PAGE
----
"sub-clips" as you describe, and when I just tried it, I could not
    "unspool" more footage from the ends of a sub-clip after deleting
    the original clip from the timeline and placing the sub-clip on the
    timeline. BUT, my question is then this: why make sub-clips at all?
    You can cut up longer clips as much as you want on the timeline and
    keep or delete the resulting parts as you wish, and the parts kept
    WILL "unspool" if desired. If you want to preserve any of the selected
    bits to keep, you can export these as files (preferably at a higher
    data-rate to preserve quality) for future use, but keep the parts of
    the original clip on the timeline that you wish to work with. The
    exporting of the "bits" can be done at ANY time, as long as the
    project file has been saved (best in multiple copies, each on a
    physically different drive - along with multiple copies of the source
    material if the project is important to you). Later, you can dump
    what you no longer need or want, including the project files. This
    avoids the problem you described, and you can then "tight-cut" all
    of your new clips as much as you want without negative consequence...
    David Ruether, Feb 7, 2013
  9. Brian

    Brian Guest

    For me the advantages of using sub-clips out weight the disadvantages.
    For one I don't know when I'm going to use a sub-clip on the timeline but
    its ready when I need to use it. I also don't know the order that I will be
    putting sub-clips on the time-line. I can start with a clean timeline and
    sub-clips ready to be put on the time line in a certain order. I can
    quickly review a sub-clip knowing that I its a good video without faults.
    I use to put video clips on the timeline and remove the bits I did not want
    but in keeping them on the timeline it became too much on the timeline and
    sometimes it was difficult to find a clip I wanted to use. For a very short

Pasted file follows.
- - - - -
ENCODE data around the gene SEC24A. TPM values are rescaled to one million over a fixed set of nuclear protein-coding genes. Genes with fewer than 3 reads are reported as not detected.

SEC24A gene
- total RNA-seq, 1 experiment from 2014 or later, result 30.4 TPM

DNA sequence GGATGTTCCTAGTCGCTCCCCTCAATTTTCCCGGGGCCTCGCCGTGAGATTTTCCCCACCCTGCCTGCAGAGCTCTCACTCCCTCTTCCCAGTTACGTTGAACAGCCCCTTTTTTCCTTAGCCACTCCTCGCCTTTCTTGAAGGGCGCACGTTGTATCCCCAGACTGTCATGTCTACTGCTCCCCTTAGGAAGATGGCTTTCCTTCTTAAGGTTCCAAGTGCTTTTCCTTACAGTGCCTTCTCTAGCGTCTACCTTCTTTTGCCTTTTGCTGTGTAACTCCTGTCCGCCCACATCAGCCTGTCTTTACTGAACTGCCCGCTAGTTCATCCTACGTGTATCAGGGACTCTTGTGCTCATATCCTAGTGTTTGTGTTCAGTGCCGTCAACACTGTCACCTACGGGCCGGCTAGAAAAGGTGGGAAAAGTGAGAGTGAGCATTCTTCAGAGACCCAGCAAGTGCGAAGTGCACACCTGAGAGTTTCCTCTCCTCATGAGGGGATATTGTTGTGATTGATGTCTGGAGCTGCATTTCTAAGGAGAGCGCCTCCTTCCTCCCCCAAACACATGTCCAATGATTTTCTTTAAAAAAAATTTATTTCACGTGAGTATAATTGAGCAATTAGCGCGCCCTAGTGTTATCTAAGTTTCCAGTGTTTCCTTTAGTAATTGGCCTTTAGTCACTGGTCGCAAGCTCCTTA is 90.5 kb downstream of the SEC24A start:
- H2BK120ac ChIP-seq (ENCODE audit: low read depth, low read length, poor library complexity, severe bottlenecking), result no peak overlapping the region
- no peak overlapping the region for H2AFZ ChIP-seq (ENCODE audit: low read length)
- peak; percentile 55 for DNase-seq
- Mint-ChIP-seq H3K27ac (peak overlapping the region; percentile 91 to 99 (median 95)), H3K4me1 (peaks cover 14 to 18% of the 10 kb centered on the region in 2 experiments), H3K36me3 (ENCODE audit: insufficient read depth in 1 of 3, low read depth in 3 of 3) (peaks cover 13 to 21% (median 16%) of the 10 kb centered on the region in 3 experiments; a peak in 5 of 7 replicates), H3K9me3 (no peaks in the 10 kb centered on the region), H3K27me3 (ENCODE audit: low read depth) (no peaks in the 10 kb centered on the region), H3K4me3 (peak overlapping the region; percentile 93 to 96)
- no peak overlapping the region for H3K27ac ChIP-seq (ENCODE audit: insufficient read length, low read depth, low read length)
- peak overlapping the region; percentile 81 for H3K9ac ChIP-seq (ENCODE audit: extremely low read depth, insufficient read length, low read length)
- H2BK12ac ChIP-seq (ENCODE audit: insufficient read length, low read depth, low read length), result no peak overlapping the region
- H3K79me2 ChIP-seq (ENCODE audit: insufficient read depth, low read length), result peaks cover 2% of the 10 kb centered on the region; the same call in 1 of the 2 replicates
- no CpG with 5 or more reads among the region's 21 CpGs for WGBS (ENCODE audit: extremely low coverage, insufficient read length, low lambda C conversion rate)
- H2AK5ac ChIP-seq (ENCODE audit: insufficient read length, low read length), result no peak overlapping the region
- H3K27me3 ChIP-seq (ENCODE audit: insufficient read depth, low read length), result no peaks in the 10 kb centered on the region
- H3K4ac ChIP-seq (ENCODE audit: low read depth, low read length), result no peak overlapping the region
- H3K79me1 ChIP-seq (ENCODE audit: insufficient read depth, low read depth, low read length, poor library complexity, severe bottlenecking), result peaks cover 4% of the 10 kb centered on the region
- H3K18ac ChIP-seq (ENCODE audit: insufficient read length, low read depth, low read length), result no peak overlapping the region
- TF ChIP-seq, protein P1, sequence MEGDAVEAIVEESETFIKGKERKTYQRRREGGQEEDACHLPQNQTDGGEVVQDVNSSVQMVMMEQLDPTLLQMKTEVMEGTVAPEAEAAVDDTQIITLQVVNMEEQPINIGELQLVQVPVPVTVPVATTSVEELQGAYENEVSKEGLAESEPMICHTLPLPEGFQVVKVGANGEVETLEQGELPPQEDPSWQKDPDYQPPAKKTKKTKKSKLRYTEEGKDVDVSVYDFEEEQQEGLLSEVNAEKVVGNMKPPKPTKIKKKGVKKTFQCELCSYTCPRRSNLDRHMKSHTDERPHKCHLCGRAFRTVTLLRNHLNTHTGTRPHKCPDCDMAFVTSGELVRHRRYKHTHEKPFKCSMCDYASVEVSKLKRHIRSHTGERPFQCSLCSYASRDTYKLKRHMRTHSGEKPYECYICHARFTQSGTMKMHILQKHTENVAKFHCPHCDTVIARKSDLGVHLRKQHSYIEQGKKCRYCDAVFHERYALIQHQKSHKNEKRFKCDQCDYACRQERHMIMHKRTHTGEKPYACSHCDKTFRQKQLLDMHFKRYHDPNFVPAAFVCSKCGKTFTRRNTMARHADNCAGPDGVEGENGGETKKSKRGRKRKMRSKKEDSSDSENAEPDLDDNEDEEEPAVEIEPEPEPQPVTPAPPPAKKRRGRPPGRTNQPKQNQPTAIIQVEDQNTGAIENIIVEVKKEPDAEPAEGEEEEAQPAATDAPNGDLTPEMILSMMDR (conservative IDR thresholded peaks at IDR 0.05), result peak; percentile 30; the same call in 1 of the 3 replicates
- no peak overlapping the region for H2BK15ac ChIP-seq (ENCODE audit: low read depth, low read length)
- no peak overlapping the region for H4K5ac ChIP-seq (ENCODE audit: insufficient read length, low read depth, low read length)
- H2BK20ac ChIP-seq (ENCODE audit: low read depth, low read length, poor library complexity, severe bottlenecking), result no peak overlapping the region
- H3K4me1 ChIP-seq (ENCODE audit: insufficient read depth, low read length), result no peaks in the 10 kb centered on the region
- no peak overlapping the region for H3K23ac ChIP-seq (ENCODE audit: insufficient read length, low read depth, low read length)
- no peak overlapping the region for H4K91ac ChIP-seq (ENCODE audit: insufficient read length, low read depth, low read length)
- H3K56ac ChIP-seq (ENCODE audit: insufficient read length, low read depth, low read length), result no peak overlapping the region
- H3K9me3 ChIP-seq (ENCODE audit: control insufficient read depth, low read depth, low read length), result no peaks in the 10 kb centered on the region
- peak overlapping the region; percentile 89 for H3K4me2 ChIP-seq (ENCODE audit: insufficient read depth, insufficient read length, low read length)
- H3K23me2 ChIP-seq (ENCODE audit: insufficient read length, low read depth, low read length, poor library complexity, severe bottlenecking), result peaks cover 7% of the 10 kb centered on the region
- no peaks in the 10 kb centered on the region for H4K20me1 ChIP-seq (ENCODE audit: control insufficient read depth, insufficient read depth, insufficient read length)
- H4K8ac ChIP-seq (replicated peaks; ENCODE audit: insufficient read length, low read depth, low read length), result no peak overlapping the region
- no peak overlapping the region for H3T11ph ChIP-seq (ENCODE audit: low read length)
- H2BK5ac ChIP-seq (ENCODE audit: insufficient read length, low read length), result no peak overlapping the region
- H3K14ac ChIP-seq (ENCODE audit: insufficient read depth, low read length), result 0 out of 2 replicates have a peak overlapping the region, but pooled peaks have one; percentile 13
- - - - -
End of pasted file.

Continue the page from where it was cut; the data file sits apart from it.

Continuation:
video I may not use sub-clips. I also don't have to look at the original
    video clip each time I want to get a bit from it which saves me time.
    The other advantage is in being able to catalog the sub-clips. I might have
    two good bits from a single video clip but they fall into too different
    categories. Creating two sub-clips I can then put each sub-clip in a folder
    under the category that they are suited to.
    I could as you suggested parts of video clips instead of using sub-clips
    but i would loose the original quality of the video and need extra storage
    space on the hard drive. It still does not get around the problem of
    wanting to extend the time of the video clip as I would still have to go
    back to the original video clip to do that. It also takes time to render
    each clip that I have selected. However if I had a scene that I would
    likely want to use in other videos, such as birds in a tree that might be
    useful as a cut way scene, then I would compile the scene and store it for
    future use
    In the old days they would have done the same by cutting out bits of the
    film that they wanted to use and have it hanging on pegs under a label
    before finally assembling the film in a certain order.

    For some reason the sub-clips option is only found in pro versions of video
    editors. The main use is in editing large amounts of video where a hone
    user is likely to be editing a much smaller video.
    Brian, Feb 8, 2013